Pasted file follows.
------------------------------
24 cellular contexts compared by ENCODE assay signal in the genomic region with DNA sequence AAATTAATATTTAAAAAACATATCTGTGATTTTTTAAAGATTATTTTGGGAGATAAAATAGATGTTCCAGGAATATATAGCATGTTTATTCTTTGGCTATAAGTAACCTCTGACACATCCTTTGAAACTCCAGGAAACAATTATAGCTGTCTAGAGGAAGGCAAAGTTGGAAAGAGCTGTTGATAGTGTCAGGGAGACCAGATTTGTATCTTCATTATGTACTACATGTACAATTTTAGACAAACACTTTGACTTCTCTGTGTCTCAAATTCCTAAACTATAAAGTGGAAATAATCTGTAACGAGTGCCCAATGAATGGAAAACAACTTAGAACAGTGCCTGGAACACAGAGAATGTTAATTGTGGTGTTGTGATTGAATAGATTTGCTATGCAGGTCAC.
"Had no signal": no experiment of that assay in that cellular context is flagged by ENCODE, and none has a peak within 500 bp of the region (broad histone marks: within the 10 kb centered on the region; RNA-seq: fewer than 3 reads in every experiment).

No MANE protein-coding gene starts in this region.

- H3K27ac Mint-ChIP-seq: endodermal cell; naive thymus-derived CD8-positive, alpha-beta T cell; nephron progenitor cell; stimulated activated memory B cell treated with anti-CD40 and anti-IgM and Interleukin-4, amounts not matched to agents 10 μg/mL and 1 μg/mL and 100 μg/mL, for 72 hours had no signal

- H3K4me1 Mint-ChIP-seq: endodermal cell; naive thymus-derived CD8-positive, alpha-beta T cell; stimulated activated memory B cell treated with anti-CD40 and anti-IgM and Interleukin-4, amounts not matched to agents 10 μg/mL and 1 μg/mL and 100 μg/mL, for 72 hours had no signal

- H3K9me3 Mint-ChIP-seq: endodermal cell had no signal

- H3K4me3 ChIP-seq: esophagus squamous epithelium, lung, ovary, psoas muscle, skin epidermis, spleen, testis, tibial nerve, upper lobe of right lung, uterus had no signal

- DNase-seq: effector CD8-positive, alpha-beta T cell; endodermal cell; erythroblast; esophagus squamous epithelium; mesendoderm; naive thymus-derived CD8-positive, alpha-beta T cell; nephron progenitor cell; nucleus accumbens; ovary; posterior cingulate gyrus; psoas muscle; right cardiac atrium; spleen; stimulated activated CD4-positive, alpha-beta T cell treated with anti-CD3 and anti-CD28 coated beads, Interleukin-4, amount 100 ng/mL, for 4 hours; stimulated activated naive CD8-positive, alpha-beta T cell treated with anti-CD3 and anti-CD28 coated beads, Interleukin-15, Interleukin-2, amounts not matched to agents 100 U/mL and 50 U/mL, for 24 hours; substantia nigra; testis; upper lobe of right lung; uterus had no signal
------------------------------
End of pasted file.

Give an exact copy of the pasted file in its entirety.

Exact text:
24 cellular contexts compared by ENCODE assay signal in the genomic region with DNA sequence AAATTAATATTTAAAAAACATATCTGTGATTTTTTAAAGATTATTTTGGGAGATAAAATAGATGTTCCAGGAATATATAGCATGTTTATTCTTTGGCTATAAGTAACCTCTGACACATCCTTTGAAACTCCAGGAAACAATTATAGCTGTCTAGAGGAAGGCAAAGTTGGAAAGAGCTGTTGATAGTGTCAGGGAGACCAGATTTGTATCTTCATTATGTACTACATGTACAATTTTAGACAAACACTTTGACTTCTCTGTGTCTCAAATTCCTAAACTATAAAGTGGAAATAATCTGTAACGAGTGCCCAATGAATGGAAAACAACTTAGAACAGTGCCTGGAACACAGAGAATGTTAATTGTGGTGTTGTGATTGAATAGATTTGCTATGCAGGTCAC.
"Had no signal": no experiment of that assay in that cellular context is flagged by ENCODE, and none has a peak within 500 bp of the region (broad histone marks: within the 10 kb centered on the region; RNA-seq: fewer than 3 reads in every experiment).

No MANE protein-coding gene starts in this region.

- H3K27ac Mint-ChIP-seq: endodermal cell; naive thymus-derived CD8-positive, alpha-beta T cell; nephron progenitor cell; stimulated activated memory B cell treated with anti-CD40 and anti-IgM and Interleukin-4, amounts not matched to agents 10 μg/mL and 1 μg/mL and 100 μg/mL, for 72 hours had no signal

- H3K4me1 Mint-ChIP-seq: endodermal cell; naive thymus-derived CD8-positive, alpha-beta T cell; stimulated activated memory B cell treated with anti-CD40 and anti-IgM and Interleukin-4, amounts not matched to agents 10 μg/mL and 1 μg/mL and 100 μg/mL, for 72 hours had no signal

- H3K9me3 Mint-ChIP-seq: endodermal cell had no signal

- H3K4me3 ChIP-seq: esophagus squamous epithelium, lung, ovary, psoas muscle, skin epidermis, spleen, testis, tibial nerve, upper lobe of right lung, uterus had no signal

- DNase-seq: effector CD8-positive, alpha-beta T cell; endodermal cell; erythroblast; esophagus squamous epithelium; mesendoderm; naive thymus-derived CD8-positive, alpha-beta T cell; nephron progenitor cell; nucleus accumbens; ovary; posterior cingulate gyrus; psoas muscle; right cardiac atrium; spleen; stimulated activated CD4-positive, alpha-beta T cell treated with anti-CD3 and anti-CD28 coated beads, Interleukin-4, amount 100 ng/mL, for 4 hours; stimulated activated naive CD8-positive, alpha-beta T cell treated with anti-CD3 and anti-CD28 coated beads, Interleukin-15, Interleukin-2, amounts not matched to agents 100 U/mL and 50 U/mL, for 24 hours; substantia nigra; testis; upper lobe of right lung; uterus had no signal